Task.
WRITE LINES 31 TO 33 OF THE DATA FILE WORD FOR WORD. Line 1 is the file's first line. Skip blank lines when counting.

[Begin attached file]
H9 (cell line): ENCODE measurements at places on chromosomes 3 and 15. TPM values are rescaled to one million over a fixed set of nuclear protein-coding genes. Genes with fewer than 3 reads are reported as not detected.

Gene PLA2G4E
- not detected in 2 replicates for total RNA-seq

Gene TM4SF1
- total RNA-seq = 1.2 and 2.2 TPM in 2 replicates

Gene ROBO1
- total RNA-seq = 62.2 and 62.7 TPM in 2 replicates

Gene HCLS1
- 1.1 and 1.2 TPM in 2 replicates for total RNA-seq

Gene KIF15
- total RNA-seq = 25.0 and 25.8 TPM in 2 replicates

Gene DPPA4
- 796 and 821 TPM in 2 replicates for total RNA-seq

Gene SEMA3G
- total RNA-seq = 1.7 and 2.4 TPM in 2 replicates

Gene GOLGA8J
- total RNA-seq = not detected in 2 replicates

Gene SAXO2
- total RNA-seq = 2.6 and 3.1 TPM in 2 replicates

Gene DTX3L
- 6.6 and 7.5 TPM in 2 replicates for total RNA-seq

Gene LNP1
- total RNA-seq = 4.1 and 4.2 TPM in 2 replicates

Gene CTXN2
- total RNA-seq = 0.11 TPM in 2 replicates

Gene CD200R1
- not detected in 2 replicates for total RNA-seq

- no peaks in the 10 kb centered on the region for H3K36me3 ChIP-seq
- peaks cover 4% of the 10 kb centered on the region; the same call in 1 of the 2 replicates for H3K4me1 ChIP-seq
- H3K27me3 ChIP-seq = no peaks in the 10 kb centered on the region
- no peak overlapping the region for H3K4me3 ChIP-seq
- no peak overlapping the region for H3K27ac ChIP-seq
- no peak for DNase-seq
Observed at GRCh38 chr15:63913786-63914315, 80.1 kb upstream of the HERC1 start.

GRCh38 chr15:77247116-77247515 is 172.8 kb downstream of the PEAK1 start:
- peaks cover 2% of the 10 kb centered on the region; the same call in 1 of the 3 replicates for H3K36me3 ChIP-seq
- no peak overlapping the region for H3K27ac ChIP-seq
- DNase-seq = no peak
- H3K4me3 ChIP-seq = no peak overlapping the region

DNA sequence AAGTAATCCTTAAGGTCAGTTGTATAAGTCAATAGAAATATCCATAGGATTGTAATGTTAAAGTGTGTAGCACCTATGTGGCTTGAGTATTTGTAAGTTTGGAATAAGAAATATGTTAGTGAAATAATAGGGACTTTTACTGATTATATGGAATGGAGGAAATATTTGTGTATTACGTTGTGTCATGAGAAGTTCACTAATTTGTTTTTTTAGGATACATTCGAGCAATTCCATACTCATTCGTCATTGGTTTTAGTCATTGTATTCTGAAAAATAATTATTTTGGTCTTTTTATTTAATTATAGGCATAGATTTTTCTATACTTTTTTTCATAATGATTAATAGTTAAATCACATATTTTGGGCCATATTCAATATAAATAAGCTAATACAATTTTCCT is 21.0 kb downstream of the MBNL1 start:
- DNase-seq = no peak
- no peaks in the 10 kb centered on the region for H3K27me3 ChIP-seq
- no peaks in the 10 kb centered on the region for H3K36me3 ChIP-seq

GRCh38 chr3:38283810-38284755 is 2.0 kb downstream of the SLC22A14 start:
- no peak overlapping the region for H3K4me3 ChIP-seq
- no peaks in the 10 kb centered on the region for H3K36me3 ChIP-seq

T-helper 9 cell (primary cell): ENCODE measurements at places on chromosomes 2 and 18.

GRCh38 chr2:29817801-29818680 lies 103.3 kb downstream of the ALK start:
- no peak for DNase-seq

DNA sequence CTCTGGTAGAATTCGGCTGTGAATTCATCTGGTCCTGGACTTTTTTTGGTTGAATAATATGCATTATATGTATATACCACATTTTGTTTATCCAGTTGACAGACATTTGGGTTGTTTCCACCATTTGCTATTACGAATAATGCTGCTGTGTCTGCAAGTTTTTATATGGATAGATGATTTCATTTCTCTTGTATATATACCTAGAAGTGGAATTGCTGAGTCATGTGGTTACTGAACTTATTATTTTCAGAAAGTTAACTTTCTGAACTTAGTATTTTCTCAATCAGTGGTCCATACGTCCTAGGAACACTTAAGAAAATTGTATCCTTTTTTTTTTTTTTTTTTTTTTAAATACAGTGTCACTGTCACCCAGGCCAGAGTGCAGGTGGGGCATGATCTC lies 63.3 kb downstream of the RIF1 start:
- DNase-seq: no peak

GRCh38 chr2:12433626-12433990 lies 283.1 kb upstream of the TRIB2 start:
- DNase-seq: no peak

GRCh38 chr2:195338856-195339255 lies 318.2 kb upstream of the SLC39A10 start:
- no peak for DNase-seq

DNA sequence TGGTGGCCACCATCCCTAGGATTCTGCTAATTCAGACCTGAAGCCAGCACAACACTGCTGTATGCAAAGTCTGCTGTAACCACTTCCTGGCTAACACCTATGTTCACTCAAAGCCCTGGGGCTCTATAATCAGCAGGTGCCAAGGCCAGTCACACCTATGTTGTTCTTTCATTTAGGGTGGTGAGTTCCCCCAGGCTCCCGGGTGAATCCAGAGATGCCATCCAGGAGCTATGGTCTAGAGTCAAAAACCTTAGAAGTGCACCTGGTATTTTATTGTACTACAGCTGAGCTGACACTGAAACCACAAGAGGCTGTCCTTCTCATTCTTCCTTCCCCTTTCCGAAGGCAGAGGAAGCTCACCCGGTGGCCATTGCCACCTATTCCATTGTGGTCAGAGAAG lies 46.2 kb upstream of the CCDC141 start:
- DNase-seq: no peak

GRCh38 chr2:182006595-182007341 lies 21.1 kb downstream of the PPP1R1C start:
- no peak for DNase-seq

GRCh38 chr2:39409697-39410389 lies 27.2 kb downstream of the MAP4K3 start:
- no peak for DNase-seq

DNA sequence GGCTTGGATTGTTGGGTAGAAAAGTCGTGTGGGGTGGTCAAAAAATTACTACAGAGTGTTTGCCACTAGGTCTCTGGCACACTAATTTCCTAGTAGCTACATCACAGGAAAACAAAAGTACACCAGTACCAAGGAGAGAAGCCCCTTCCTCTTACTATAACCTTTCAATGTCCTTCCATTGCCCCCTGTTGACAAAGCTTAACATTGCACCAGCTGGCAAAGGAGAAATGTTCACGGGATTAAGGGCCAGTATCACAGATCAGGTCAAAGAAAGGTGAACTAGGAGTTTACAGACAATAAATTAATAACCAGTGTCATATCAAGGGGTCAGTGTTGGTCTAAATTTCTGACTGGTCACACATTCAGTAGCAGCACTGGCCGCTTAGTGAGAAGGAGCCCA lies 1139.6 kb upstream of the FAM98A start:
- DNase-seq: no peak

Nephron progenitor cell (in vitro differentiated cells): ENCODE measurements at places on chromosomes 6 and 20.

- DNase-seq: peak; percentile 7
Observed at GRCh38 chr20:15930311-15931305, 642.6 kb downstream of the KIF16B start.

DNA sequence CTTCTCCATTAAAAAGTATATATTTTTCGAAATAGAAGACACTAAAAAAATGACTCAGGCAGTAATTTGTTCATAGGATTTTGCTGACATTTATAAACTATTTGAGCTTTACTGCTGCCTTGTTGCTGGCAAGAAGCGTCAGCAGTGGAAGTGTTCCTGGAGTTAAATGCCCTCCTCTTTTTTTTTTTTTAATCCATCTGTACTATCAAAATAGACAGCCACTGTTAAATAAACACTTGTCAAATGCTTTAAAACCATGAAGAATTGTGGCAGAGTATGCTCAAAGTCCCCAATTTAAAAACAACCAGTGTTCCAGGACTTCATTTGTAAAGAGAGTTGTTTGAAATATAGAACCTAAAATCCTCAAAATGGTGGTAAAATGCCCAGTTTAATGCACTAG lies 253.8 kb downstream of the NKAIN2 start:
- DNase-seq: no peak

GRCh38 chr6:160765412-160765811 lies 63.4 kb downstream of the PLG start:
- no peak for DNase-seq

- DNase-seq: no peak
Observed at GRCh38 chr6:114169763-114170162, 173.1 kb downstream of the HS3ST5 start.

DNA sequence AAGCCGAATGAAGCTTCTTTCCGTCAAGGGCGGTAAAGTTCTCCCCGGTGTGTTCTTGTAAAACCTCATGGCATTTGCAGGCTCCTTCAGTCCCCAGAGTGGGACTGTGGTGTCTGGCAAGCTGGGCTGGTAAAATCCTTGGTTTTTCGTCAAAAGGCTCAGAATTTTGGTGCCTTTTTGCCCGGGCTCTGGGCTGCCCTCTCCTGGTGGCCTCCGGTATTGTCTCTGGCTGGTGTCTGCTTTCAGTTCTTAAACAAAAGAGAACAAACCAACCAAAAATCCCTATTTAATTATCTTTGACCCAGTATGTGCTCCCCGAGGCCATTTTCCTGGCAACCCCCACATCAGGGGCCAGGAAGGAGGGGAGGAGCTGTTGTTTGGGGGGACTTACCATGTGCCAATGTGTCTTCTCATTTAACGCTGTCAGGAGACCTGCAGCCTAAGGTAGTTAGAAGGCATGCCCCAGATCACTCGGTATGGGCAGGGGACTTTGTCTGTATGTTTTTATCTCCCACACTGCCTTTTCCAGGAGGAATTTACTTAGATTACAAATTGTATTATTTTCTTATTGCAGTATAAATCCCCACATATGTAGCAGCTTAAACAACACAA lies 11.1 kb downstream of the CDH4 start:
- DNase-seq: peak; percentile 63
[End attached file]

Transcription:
- no peak overlapping the region for H3K4me3 ChIP-seq
- no peak overlapping the region for H3K27ac ChIP-seq
- no peak for DNase-seq